By Yamilex Garcia and Omar Quintana
On Monday, November 14, 2016, Ms. Anita Luera, the director of ASU’s Walter Cronkite School of Journalism for high school students, spoke to more than three dozen students in Mr. Rana Medhi’s journalism and Ms. Marie Little’s yearbook programs at Pueblo Magnet High School, primarily discussing the value and power of journalism in our society today.
“Journalism should be about the truth, and our society needs the truth more than ever,” Luera said. “Journalism careers will increase as people will always need news, and hopefully well-balanced, fair, objective news.”
She also promoted the upcoming 2017 Summer Institute at ASU for all students interested in media careers. Students can begin applying for this program as early as January.
Pueblo senior Victor Garcia was encouraged by his media teacher last year, Ms. Pamela Shapiro, to apply—and eventually be accepted to attend the Walter Cronkite School of Journalism Summer Institute last summer. Garcia said that he wanted to explore the modern facilities of the school as well as its technical parts, including the contemporary newsrooms. For two weeks, Garcia worked with other students from mostly Arizona, as well as one student from France.
“We [the students in the program] still keep in touch via group chats,” Garcia said. “That’s how close we became because we had to work together and produced a media package.” He paused and said, “It’s an intense program—you really learn a lot about the world of journalism and have to meet deadlines and be responsible. I would encourage all students who have a general interest in media to apply for this prestigious program.”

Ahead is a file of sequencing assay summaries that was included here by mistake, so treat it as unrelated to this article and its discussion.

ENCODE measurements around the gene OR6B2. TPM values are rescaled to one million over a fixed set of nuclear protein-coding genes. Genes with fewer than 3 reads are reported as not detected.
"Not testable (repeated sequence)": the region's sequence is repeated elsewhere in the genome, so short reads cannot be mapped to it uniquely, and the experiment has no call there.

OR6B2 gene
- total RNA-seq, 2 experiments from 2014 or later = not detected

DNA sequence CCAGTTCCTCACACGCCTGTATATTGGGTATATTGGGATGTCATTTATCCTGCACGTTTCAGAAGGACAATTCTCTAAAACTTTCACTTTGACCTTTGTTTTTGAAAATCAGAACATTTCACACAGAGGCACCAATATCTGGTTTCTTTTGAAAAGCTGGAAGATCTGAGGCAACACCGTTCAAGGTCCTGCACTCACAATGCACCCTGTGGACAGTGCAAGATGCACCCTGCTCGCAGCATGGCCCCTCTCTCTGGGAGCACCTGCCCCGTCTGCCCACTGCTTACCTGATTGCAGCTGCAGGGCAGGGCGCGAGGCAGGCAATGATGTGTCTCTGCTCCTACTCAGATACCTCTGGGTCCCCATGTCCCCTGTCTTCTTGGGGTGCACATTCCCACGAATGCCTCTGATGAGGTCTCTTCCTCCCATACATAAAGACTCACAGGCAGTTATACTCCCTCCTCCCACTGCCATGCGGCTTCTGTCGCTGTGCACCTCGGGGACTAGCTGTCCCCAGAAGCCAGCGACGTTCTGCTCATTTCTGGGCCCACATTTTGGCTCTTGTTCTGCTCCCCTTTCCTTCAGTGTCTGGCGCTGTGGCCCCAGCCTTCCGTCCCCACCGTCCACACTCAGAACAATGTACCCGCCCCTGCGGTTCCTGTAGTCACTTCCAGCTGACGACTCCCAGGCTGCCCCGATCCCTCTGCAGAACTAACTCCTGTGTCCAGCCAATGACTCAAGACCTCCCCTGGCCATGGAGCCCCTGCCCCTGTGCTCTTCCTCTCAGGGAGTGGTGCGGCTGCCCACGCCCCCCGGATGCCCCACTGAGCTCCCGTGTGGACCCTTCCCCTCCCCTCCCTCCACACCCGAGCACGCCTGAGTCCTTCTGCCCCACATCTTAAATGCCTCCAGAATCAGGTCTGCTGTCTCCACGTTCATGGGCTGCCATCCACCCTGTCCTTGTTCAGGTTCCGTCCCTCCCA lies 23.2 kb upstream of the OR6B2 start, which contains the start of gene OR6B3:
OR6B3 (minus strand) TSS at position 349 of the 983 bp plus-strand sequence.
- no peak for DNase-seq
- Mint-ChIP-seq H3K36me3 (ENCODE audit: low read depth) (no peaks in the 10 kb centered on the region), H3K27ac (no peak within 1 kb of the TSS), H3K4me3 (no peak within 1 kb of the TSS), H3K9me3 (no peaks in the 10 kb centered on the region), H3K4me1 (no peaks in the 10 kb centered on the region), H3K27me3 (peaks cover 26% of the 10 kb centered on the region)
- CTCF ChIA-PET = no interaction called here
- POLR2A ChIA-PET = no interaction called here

Garcia said that he learned a lot about diplomacy in the Summer Institute. “It wasn’t all about journalism,” he said. “My work ethic improved a great deal when I returned this year to Pueblo as a senior.”
Garcia said that he hasn’t firmly committed to a collegiate major, but at this time, he is exploring an option in public policies—somehow involved in the political world.
Luera visited a few other media programs, including radio (with Ms. Sarah Wilson and her students) as well as photography (taught by Ms. Emma Tarazon).
This is Luera’s ninth year of visiting Pueblo Magnet High School, speaking to hundreds of students over the years.
“I never get tired of coming to Pueblo,” Luera said. “Your school [Pueblo] is very fortunate to have so many different media programs—especially as part of your magnet program.”
Anita Luera, a long-time journalist and past president of the Arizona Latino Media Association, is the first director of high school journalism programs for the Walter Cronkite School of Journalism and Mass Communication at Arizona State University.
Luera oversees an expanding array of high school programs, including national training institutes for high school journalism teachers and students. She also leads school’s outreach programs to high schools around the region that are working to develop and improve their journalism programs.